Want to prep for release? Watch this at home: Sorry We Missed You has a nice companion piece in Loach’s last film, Palme d’Or winner I, Daniel Blake. The target is less the economy as it is the British government itself. The film’s titular character struggles to navigate a bureaucratic maze designed to back citizens into corners where they have few options and little access to government resources in their hour of greatest need. It’s a film as full of equal parts urgency and humanity. Loach never polemicizes about the conditions he observes, instead letting the characters’ struggle drive home the film’s cruel irony: a system designed to help people get better is itself contributing to their continuing misery. (Available to stream on Netflix)

Bacurau (March 6, limited)

Does the triumph of Parasite at the Oscars have you hungry for more genre fare where you can clear the one-inch hurdle of subtitles? Your next obsession is here: Kleber Mendonça Filho and Juliano Dornelles’ Bacurau. This neo-Western from the not-too-distant future of Brazil is an absolutely wild tale of how a small village bands together to defend their land from invading imperialist mercenaries. It’s absolutely wild to watch this film unfurl and blossom into what it is, a balls-to-the-wall allegory that had my entire screening room raucously cheering.

Want to prep for release? Watch this at home: Want a taste of what to expect from Filho’s class commentary in a slightly more mannered drama? Take a look at his debut feature, Neighboring Sounds. Filho proves himself a tremendous observer of how minute interactions can speak volumes as people jockey for space and power in their cramped urban environments. All it takes is the arrival of a private security firm in the town of Recife to uncover many startling fissures in a community. (Available for free to Kanopy and Fandor subscribers)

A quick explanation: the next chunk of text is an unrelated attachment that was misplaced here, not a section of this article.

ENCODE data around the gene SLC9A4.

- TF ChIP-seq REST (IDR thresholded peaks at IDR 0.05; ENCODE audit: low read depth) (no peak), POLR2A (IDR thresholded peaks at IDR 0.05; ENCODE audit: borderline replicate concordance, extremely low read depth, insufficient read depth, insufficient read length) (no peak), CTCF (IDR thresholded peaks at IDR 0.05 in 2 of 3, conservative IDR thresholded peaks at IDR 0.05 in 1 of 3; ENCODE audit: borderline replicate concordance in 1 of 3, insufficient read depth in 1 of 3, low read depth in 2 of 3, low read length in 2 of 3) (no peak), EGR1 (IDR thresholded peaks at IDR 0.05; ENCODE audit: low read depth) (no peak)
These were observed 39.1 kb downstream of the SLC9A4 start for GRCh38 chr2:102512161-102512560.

First Cow (March 6, limited)

Kelly Reichardt hive, rise up! Reichhive? OK, maybe not every director needs a “hive.”

One of American independent cinema’s most quietly ingenious artists is finally starting to get her due in the cultural conversation. (Numerous retrospectives of her work are touring the country – if you live in a major metropolitan area, it’s worth looking into.) First Cow is only Reichardt’s seventh film in 25 years of working, and it simultaneously feels like a summation of her formidable body of work and huge bummer that we don’t have more films of hers. I saw the film at last year’s New York Film Festival and raved in my review, “In her own intricate, earnest way, Reichardt gives us a version of There Will Be Blood for her chosen swath of the country.” If you want to know what I mean by that, see this movie.